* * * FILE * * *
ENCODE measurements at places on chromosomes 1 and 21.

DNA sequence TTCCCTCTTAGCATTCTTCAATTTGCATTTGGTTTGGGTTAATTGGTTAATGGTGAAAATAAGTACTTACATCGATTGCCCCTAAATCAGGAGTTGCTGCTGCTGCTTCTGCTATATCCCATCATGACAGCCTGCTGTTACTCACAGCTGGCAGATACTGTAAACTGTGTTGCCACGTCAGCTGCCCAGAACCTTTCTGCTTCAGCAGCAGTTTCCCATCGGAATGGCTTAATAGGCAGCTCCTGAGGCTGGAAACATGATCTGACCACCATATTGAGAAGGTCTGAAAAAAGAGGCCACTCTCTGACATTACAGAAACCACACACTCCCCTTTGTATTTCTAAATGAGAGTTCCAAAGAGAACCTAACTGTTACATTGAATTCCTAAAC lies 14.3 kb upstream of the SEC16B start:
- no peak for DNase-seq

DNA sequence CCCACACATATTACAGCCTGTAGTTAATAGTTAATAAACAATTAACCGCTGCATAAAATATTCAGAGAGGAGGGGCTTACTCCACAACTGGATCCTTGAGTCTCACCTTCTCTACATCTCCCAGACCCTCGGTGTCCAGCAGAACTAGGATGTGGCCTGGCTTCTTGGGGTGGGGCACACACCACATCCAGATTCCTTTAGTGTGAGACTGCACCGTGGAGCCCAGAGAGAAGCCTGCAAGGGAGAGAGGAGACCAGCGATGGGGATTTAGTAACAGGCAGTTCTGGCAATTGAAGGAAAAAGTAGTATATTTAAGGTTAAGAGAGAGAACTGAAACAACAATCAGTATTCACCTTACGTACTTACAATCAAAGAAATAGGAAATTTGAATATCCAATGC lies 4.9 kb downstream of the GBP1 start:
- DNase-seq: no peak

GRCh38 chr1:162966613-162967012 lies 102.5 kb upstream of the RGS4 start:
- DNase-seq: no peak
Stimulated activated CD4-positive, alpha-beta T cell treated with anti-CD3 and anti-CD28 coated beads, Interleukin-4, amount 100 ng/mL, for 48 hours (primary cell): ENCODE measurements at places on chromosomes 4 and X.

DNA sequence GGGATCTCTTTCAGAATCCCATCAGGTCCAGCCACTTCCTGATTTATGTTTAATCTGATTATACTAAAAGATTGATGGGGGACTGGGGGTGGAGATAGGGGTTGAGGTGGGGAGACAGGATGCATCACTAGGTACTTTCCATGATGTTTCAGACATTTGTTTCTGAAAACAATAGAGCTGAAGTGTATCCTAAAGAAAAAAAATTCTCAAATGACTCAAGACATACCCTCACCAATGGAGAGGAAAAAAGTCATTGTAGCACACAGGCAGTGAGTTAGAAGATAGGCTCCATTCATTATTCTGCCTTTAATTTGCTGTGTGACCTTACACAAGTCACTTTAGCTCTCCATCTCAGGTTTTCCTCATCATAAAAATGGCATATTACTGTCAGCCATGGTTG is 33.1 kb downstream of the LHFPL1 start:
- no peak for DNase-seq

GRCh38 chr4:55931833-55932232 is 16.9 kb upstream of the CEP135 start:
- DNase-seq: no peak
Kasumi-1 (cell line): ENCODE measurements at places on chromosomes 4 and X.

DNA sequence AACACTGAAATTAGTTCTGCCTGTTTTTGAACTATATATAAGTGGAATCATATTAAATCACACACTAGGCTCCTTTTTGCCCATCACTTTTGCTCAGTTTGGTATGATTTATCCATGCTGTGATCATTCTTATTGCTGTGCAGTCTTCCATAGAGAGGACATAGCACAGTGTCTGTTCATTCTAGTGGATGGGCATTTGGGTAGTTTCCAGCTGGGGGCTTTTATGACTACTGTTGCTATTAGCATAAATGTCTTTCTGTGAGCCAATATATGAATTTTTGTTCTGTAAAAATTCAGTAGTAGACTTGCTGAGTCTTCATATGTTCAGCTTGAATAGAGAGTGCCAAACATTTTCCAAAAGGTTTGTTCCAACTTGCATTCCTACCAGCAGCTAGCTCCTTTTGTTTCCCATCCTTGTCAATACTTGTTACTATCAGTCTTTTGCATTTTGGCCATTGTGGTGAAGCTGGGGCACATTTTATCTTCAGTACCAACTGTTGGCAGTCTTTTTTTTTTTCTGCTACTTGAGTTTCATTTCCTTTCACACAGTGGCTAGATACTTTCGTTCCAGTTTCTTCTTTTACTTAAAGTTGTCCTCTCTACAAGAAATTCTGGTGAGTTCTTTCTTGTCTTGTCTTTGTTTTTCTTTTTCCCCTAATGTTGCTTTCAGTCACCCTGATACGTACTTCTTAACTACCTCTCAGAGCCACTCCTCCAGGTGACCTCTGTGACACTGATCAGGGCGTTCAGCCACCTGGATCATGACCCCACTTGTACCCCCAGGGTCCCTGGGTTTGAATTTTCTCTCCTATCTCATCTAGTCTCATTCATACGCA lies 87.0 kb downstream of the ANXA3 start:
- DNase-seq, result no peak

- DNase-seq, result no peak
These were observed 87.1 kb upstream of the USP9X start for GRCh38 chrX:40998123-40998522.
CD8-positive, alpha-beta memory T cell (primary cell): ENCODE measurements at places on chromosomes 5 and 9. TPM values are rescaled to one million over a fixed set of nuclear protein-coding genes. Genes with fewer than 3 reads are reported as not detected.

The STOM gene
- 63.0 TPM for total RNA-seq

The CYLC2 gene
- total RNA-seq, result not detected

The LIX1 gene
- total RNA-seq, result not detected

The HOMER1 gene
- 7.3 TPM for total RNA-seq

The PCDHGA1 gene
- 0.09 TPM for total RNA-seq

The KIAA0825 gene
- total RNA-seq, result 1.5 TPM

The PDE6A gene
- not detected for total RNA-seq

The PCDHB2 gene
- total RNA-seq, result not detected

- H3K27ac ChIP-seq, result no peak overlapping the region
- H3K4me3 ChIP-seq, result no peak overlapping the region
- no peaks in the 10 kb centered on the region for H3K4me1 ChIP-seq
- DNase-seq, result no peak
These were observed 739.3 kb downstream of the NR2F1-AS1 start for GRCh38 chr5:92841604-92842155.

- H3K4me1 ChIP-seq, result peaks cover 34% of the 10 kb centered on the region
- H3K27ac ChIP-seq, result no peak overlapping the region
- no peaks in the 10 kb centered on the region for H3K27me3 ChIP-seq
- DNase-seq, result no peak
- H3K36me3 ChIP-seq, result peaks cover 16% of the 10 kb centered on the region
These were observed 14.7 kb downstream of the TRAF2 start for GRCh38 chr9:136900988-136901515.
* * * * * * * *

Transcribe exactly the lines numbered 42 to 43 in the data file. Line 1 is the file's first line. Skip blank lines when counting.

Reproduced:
- no peaks in the 10 kb centered on the region for H3K27me3 ChIP-seq
- DNase-seq, result no peak